No surprises here. Ocarina of Time was the first Zelda adventure set in 3D, and it's frequently cited as one of the greatest video games of all time. Hyrule looked beautiful on the modest Nintendo 64 graphics card, and the control design was so airtight that now, more than 20 years later, developers everywhere are still relying on the Ocarina formula to find their true north.
(6) Final Fantasy — $204,000
A fun fact: Final Fantasy was supposed to be the last game Square ever made. The developers thought the company was going out of business, and as the name implies, Final Fantasy was intended to be the swan song. That didn't happen, of course. Final Fantasy is now one of the most prolific brands in all of video games — ranging from movies, TV shows, comic books, and beyond. It was all thanks to this humble little NES game, which has since become truly immortal.
(7) Nintendo World Championship — $180,000
This was the first world-famous rare video game. In 1990, Nintendo hosted one of the first major esports tournaments. Kids from around America traveled to Universal Studios in Hollywood to establish, once and for all, who was the best Super Mario Bros. 3 player in the world. Participants received this strange Nintendo World Championship cartridge as a prize. It's fairly modest — containing only a slew of NES games, edited down to fit the competition time limits — but naturally, the scarcity immediately made them a hot collector's item.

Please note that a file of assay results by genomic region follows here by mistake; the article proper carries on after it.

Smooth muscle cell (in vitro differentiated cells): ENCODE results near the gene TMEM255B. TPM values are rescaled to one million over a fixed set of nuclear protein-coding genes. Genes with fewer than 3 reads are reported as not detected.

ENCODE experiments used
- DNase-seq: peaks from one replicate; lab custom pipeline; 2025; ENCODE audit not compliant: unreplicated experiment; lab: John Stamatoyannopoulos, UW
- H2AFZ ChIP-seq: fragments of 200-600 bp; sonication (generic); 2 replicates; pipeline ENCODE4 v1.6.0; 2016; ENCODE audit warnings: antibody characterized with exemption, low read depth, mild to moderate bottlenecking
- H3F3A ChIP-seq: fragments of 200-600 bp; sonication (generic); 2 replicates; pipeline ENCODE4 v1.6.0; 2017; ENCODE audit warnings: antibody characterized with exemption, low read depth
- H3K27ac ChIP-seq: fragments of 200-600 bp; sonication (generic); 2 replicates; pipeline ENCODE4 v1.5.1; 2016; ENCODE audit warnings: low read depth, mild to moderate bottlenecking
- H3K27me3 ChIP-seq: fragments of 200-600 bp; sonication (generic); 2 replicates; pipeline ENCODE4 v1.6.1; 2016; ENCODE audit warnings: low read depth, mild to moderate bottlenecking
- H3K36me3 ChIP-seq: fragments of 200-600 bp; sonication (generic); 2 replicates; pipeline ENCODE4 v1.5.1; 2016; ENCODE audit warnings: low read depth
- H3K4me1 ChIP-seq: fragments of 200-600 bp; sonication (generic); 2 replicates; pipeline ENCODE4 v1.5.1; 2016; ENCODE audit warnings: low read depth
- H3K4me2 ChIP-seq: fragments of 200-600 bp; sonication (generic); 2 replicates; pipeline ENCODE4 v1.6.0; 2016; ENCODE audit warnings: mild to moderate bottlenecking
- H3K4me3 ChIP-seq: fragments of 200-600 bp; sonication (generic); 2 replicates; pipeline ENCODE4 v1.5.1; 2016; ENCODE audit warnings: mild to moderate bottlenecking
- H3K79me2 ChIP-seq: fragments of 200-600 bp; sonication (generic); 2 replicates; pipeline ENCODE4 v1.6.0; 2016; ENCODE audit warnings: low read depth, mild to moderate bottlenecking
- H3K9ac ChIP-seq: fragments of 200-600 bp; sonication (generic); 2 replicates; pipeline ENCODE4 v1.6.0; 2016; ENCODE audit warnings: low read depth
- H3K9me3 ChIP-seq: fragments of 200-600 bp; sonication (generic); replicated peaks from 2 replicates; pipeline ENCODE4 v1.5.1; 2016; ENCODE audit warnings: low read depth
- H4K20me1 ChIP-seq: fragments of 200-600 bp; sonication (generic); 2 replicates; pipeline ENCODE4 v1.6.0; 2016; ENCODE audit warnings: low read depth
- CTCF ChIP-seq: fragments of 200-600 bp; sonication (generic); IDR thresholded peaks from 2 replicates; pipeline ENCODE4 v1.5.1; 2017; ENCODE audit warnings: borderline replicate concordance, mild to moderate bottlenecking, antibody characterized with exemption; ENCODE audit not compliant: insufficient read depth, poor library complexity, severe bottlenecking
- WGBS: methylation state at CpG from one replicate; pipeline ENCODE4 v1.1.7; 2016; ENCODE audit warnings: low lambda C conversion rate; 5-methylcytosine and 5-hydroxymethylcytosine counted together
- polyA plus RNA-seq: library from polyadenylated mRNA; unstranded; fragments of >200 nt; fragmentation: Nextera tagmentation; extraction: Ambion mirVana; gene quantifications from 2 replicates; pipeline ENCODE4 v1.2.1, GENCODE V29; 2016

A Nintendo World Championships Grey Cartridge (Wata 8.5) is trading on Otis.
(8) Tomb Raider — $144,000
Tomb Raider was legitimately groundbreaking. Here was an action-adventure game released in the late '90s — an era where the industry was elbow-deep in a growing diversity problem — that stars a capable, deadly dungeoneer. Lara Croft has since been immortalized as a feminist icon in the gaming community writ large, so it's no surprise that her original PS1 debut is racking up collector value.
(9) Contra — $150,000
Is Contra the hardest game of all time? Plenty of traumatized gamers would say so. The first level is filled with stray bullets that will immediately turn your lowly marines into a pulp, and it only gets more treacherous from there. Talk to any lapsed Gen Xer; they'll remember the scars left by Contra, and its infamous reputation adds up to a healthy $150,000.
A copy of Contra (Wata 9.2, A+ Sealed) is trading on Otis.
(10) Pokémon Red Version — $132,000
Pokémon was a phenomenon. As soon as those pocket monsters made landfall in America, the nation was subsumed with trading cards, Saturday morning cartoons, and of course, the dueling Pokémon Red Version and Blue Version — which are still the most iconic games to ever hit the Game Boy. Decades later, Pokémon continues to dictate pop culture. It feels like every couple of months we all experience a fresh wave of Pokemania, (remember Pokémon Go?) That's enough momentum to push Red Version above the $100,000 mark.
A copy of Pokémon Red (Wata 9.6, A++ Seal) is trading on Otis.